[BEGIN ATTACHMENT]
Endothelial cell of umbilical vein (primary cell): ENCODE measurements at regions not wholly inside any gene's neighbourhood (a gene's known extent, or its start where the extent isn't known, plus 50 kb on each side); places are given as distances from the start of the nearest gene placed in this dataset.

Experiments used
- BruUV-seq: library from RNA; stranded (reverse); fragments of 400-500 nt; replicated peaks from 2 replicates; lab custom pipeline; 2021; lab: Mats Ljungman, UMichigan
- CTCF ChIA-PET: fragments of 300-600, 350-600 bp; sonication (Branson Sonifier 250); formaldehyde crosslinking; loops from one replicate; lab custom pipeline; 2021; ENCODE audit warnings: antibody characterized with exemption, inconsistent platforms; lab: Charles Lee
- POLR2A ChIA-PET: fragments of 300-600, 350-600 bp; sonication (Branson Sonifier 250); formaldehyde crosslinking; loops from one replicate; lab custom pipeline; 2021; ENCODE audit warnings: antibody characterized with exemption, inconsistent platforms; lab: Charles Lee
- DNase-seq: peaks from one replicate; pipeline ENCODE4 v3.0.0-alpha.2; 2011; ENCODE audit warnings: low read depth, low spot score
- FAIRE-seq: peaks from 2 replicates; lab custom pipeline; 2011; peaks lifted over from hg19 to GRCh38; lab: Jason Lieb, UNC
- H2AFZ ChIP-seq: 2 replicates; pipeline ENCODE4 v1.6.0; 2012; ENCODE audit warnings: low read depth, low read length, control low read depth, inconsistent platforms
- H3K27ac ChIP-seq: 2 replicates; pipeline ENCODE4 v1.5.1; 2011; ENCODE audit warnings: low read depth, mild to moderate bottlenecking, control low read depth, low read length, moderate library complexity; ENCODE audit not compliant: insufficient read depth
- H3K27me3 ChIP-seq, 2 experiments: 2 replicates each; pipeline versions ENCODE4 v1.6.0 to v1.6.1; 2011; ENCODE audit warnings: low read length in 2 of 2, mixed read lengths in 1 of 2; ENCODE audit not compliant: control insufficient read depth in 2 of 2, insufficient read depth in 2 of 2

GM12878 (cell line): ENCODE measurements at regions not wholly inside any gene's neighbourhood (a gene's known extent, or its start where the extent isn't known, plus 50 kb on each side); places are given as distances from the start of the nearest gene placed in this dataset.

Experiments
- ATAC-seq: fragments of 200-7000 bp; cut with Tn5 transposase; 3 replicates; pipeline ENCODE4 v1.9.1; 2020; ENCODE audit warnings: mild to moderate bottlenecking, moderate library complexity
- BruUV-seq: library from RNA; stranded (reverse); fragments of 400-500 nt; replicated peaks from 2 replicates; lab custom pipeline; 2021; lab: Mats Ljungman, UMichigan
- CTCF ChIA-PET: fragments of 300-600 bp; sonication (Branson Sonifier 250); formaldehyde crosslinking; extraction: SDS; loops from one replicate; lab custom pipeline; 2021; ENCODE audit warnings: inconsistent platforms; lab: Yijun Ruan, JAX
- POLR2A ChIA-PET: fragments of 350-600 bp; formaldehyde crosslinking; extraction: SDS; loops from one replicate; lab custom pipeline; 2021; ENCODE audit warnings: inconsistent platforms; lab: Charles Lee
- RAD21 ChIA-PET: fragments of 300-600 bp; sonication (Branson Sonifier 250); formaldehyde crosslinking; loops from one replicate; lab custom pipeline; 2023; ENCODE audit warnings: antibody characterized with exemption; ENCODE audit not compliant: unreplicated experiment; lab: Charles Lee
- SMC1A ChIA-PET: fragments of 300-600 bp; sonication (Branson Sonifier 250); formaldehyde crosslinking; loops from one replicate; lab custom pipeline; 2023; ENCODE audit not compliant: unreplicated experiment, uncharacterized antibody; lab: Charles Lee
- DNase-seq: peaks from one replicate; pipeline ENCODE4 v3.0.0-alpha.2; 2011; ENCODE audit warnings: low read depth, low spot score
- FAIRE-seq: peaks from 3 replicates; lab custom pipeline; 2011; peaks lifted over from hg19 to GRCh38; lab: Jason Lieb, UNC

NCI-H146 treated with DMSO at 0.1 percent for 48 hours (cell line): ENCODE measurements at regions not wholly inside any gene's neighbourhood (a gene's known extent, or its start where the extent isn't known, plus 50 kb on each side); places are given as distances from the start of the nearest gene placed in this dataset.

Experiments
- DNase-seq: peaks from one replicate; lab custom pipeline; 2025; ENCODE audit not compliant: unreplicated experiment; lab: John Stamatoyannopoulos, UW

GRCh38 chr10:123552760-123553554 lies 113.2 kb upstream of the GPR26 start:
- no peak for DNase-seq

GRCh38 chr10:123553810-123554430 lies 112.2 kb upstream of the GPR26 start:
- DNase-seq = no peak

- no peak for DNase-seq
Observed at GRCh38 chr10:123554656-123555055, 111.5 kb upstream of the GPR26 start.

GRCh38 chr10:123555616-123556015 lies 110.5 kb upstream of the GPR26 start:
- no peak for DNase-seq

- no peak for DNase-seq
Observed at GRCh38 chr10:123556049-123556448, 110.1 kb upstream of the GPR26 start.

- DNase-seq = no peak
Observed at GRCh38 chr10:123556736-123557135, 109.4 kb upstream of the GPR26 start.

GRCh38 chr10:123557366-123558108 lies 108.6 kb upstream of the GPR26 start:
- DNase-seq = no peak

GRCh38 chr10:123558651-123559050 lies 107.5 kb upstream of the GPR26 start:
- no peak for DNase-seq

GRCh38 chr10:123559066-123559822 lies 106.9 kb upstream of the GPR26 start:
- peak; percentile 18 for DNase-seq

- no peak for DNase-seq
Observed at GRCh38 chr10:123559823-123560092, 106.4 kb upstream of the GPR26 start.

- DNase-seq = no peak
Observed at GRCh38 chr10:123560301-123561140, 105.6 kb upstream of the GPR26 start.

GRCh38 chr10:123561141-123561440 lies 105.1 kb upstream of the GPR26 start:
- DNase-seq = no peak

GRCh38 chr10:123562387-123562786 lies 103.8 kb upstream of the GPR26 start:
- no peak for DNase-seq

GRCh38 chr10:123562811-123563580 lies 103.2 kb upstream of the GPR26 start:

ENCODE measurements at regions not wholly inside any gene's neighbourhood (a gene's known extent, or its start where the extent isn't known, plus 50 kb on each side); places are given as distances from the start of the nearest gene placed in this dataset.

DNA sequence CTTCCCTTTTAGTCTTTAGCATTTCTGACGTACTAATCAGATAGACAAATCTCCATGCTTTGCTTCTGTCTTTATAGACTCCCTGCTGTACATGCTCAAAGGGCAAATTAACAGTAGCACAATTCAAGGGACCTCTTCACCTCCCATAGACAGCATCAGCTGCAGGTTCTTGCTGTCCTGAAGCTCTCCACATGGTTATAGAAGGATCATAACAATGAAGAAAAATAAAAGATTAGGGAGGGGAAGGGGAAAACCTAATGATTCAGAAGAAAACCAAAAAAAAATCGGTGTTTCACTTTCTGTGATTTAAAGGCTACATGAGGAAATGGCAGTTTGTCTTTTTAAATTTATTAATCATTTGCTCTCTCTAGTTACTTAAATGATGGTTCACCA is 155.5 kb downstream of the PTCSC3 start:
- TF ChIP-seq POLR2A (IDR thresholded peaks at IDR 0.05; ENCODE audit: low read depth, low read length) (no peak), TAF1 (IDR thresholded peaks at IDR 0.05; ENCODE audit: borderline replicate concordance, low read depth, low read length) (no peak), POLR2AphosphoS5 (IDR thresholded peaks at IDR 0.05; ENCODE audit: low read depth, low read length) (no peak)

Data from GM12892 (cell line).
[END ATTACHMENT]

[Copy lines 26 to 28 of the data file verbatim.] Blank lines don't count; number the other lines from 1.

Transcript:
GRCh38 chr10:123553810-123554430 lies 112.2 kb upstream of the GPR26 start:
- DNase-seq = no peak

- no peak for DNase-seq